Last April, Jennifer (a pseudonym for protection), who is a civilian, reported sexual assault by her then-boyfriend after he returned from a tour in Afghanistan with the Marine Corps. Her alleged assaulter’s sergeant major told her that she sounded like a “crazy ex-girlfriend” and that her sexual assault charges were not viable. Jennifer spent the next year and a half contacting everyone she could think of in hope that the military would take her charges seriously. She watched as her assault charges were ignored and dismissed by SAPRO, the NCIS, and even the Pentagon. After navigating countless meetings and phone calls with caseworkers, sexual assault survivor advocates, and even several congressional representatives, Jennifer feels that she has made little progress in her effort to get a fair process through military channels, and, to date, there is no indication that her charges will bear any consequences for her alleged assaulter. Within two months of her report, her alleged assaulter was promoted, and she says that he may be deployed any day, if he is not already.
Jennifer says that the process of attempting to press charges has been deeply traumatising. “When you have been assaulted, talking about it is hard enough,” she says. “And having to wait to hear back from someone for help makes you want to give up.”
“I do not trust the US military at all. Their rules and regulations are nothing more than words on paper,” she says. “I am a woman and a civilian, and I have been treated like nothing more than a dog.”
The 1996 Federal Lautenberg Amendment, which makes it illegal for people convicted of domestic violence to carry a weapon, extends to the armed forces. With many forms of sexual assault falling under the rubric of domestic violence, assault convictions could preclude a service member from carrying a weapon.
Yet, if these assaults go unreported and untried, little stands in the way of perpetrators serving in combat, sometimes alongside those they have assaulted.
Furthermore, the military often blatantly ignores this federal law and sends convicted sex offenders and domestic abusers into war in a climate where the military is overextended, from fighting two ongoing wars. Since September 11, 2001, the DoD has been granting an increasing amount of “moral waivers” which permit soldiers convicted of domestic violence and sexual assault to serve in combat.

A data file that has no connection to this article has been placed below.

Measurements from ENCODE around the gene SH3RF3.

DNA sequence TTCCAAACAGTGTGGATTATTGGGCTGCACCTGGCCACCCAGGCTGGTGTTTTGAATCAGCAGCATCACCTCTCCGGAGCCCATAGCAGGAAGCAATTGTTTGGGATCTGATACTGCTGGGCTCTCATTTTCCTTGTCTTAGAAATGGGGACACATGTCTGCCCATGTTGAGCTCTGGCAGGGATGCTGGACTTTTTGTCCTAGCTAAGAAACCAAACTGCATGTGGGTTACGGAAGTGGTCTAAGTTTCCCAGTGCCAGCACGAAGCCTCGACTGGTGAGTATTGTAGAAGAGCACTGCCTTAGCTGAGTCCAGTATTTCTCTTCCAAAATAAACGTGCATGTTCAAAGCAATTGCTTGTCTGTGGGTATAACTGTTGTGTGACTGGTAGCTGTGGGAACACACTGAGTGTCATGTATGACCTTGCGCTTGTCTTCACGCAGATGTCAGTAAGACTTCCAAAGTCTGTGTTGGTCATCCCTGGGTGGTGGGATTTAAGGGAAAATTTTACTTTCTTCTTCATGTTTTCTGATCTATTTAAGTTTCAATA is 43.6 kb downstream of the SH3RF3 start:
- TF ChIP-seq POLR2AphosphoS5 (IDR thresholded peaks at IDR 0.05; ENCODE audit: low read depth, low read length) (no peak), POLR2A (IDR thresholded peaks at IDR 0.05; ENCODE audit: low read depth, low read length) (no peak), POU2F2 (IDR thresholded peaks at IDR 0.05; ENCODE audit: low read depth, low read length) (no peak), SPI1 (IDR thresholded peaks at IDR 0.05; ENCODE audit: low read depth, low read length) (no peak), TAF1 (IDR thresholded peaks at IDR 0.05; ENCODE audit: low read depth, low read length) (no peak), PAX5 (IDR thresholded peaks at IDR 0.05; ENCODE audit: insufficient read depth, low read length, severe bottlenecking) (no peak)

High rates of sexual assault take a profound toll on the mental health of service members. Sexual assault is the number one predictor for Post-Traumatic Stress Disorder for women serving in the military, according to a study in the Journal of Rehabilitation Research and Development. Yet the difficulty and stigma against reporting sexual assaults creates significant obstacles for survivors seeking care and disability benefits through the VA. A study by Iraq and Afghanistan Veterans of America shows that approximately 40 per cent of homeless female veterans report having been sexually assaulted in the military.
Members of IVAW are drawing attention to the problem of sexual assault and rape that plagues the military. “IVAW’s campaign Operation Recovery is focused on raising awareness about sexual assault and gender-based violence,” explains Martin. “We are building a healing community where veterans and service members can challenge military leadership and stand up for the right to heal and the right to access the care survivors of trauma need.”
“As an organiser I believe that the best way for us to combat military sexual trauma is to tell the truth about it,” insists Martin. “We need to tell the truth that all types of people are sexually assaulted and that no one deserves it. We need to start looking to the perpetrators of sexual assault and the military environment for answers, not look to victims to see how they can be blamed for their own assault.”